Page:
Embarrassment and silence as WikiLeaks exposé storms through Europe
U.S. envoy to London says that while diplomatic cables inform of U.S. foreign policy, they should not be seen as representing U.S. policy on their own.
After a long weekend filled with nervous phone calls, embarrassed personal visits and stammering apologies, American diplomats around the globe had little to do Monday but keep their heads down and wait out the storm created by WikiLeaks.
In London, U.S. Ambassador Louis Susman, who has been in constant touch with British Prime Minister David Cameron and his office about the debacle—published a lengthy statement on the embassy’s web site to try to explain the difference between cables and official U.S. policy.
Without discussing details or authenticity of the cables, which accuse Prince Andrew of “inappropriate behavior,” repeatedly put down Cameron and call his coalition government "unstable," and, perhaps most damagingly, also criticize British military operations in Afghanistan – Susman argues that “diplomatic cables inform the foreign policy decisions made by the U.S. government, but should not be seen as representing U.S. policy on their own."
The "special relationship," between Britain and the US, stressed Susman, remained solid and strong.
In France, meanwhile, U.S. Ambassador Charles Rivkin was engaged in similar damage control with a letter to the editors of Le Monde, lauding the strong bonds between Washington and Paris.
Both he and U.S. Secretary of State Hillary Clinton herself had been in touch, wrote Rivkin, with French President Nicolas Sarkozy – who is termed "thin-skinned" and “an emperor with no clothes” in the cables— and had expressed the US’s "profoundly regret" for the disclosures.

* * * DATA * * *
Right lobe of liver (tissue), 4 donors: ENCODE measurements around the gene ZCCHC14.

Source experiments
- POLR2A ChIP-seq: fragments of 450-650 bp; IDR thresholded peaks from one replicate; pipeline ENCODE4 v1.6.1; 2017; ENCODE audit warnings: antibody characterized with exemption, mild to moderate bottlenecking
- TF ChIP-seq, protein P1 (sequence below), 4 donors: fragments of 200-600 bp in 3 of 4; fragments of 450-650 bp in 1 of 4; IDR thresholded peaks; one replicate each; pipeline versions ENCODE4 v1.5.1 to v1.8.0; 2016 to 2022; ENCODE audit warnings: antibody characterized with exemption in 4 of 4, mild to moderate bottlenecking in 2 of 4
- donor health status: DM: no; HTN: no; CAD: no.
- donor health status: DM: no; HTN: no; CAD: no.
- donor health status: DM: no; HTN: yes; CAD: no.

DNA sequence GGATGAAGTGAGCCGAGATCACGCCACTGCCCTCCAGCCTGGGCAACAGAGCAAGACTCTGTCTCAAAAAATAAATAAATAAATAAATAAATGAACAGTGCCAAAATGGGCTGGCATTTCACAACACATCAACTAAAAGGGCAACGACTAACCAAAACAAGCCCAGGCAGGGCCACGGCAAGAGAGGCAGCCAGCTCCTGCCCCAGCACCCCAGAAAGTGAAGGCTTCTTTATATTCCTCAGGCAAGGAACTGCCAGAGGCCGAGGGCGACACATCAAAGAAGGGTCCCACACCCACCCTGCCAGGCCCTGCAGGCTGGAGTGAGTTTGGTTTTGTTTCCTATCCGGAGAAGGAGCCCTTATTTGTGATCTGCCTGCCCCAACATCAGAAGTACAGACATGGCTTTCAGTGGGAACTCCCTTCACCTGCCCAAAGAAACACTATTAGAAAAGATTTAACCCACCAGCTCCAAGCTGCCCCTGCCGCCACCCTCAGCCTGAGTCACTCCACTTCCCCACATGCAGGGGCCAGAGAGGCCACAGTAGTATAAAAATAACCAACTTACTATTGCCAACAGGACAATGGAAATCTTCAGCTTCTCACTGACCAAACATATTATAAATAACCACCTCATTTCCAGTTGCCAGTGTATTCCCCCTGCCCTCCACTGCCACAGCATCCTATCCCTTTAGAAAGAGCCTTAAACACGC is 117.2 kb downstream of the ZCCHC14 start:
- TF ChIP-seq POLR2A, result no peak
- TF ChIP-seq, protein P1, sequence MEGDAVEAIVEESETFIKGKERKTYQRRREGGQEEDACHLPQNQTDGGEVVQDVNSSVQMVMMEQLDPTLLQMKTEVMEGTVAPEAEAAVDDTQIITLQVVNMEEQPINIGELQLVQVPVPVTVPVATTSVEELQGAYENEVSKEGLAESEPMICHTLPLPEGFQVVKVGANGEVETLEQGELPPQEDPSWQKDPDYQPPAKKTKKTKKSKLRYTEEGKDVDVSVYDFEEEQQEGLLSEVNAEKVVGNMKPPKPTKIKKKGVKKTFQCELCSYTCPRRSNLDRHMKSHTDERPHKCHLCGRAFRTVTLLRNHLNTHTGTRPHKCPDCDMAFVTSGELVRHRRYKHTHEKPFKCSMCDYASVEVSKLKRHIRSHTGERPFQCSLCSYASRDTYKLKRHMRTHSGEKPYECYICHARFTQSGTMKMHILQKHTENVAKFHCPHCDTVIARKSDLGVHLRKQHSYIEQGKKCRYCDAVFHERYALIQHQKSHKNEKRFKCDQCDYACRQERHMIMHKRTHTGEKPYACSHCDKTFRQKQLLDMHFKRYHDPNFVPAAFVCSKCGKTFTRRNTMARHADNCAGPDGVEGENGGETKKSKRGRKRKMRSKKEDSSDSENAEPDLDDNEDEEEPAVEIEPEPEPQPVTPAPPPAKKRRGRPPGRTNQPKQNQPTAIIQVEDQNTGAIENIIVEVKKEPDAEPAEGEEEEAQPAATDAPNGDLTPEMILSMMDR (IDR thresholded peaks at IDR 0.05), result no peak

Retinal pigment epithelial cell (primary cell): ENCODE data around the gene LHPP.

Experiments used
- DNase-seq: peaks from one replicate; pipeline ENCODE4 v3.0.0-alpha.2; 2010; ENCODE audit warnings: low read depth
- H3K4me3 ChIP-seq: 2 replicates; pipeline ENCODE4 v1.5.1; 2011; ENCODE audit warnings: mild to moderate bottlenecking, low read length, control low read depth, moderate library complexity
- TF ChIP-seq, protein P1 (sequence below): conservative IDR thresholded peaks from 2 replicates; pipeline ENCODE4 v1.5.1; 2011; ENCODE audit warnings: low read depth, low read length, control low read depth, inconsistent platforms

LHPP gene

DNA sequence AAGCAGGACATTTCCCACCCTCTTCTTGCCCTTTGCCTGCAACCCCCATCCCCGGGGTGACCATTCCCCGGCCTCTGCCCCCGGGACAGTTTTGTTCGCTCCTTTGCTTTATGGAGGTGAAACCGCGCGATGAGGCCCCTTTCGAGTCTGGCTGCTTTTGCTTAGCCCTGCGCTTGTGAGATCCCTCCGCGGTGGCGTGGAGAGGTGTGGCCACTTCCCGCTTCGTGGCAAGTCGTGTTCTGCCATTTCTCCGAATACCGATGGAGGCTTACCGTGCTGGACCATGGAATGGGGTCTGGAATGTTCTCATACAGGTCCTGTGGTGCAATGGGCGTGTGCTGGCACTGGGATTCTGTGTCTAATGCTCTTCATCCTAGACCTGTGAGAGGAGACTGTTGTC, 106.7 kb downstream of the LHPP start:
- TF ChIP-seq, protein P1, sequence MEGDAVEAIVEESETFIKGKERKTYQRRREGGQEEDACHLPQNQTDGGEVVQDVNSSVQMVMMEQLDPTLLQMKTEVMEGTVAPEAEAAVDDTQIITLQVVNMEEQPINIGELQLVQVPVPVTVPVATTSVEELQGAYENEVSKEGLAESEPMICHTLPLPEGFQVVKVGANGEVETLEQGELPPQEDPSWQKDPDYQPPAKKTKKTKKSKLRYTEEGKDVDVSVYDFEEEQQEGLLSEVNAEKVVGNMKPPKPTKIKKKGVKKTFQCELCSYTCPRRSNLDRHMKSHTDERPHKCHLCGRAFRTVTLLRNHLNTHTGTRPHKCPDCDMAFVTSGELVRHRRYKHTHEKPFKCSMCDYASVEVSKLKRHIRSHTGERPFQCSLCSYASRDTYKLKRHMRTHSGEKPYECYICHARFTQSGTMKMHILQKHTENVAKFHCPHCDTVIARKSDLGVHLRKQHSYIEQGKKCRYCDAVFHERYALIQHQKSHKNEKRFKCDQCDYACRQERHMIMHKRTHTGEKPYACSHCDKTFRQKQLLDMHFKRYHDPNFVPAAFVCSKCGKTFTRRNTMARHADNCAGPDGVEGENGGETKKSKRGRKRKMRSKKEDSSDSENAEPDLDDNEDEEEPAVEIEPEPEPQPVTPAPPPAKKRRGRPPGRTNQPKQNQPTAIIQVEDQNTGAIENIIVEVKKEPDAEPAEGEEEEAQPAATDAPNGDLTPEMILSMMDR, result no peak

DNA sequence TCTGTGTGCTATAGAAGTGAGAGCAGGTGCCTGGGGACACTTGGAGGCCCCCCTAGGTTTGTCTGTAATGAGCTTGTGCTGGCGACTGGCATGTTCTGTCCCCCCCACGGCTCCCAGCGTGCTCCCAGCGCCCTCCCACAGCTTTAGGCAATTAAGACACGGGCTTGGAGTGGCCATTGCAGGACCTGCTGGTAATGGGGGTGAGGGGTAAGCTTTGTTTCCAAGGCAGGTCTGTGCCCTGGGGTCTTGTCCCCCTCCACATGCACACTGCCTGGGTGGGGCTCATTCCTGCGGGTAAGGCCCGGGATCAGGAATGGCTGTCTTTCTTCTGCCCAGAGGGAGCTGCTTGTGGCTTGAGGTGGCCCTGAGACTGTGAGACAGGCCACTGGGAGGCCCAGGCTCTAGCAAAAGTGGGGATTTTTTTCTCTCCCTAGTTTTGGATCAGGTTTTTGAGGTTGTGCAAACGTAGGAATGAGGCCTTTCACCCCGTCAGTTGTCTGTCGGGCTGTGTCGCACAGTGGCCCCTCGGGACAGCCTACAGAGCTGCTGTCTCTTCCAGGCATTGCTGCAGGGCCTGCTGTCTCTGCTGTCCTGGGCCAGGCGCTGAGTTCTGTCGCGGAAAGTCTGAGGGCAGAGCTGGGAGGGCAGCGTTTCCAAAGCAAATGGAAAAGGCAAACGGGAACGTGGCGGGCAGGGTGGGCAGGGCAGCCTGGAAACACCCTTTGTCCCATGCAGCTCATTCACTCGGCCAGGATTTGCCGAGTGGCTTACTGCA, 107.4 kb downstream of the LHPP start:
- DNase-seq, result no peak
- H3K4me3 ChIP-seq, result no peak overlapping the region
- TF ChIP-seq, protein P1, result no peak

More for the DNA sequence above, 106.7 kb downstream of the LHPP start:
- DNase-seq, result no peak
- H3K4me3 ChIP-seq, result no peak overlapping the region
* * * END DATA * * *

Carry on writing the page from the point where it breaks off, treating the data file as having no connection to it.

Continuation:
What Sarkozy or Cameron are saying in private about the Americans’ less than tactful descriptions of them we may never know – or, at least not until WikiLeaks finds a way of publishing their bedroom chats with Carla and SamCam.
But Washington’s important European allies, at least in public, seemed to almost be sympathetic to the embarrassing situation the leaks were causing Washington, and were directing their anger at WikiLeaks.
François Baroin, France’s government spokesman, said Monday that Paris was standing with Washington and that the WikiLeaks publication threatened "democratic sovereignty and authority.”
Over in Britain, Downing Street condemned the publication and echoed Washington’s argument that they would damage National security. More interestingly, perhaps, however, Jonathan Powell, former British Prime Minister Tony Blair's chief of staff, admitted, in a video posted on the Guardian’s web site, that overall, the documents show that American envoys are well-connected and well-informed about political issues abroad.
In Germany, Chancellor Angela Merkel, who is nicknamed “Tefon” in the cables and is said to ''avoid risk and is rarely creative”, failed to make any comments about the leaks, and her Foreign Minister Guido Westerwelle, who comes off particularly poorly in the revelations, criticizing both his own government and President Sarkozy personally, also remained mum. But the German government, like those France and Britain, officially and quickly condemned the leaks.
Italy’s Prime Minister Silvio Berlusconi, who is described in the leaks, by turn, as "feckless," "vain," "ineffective," "a mouthpiece” of Russia’s Prime Minister Vladimir Putin, and someone who does not get "sufficient rest," because of “frequent late nights and penchant for partying hard,” reportedly laughed when he heard about the story, and his TV stations in Italy happily gave the WikiLeaks story prominent coverage.
And while Italy’s foreign minister Franco Frattini was less amused -- describing the leaks as “criminal' and a '9/11 for diplomacy,” he also stressed that the WikiLeaks affair would not harm Italy’s “solid” ties with the US, in any way.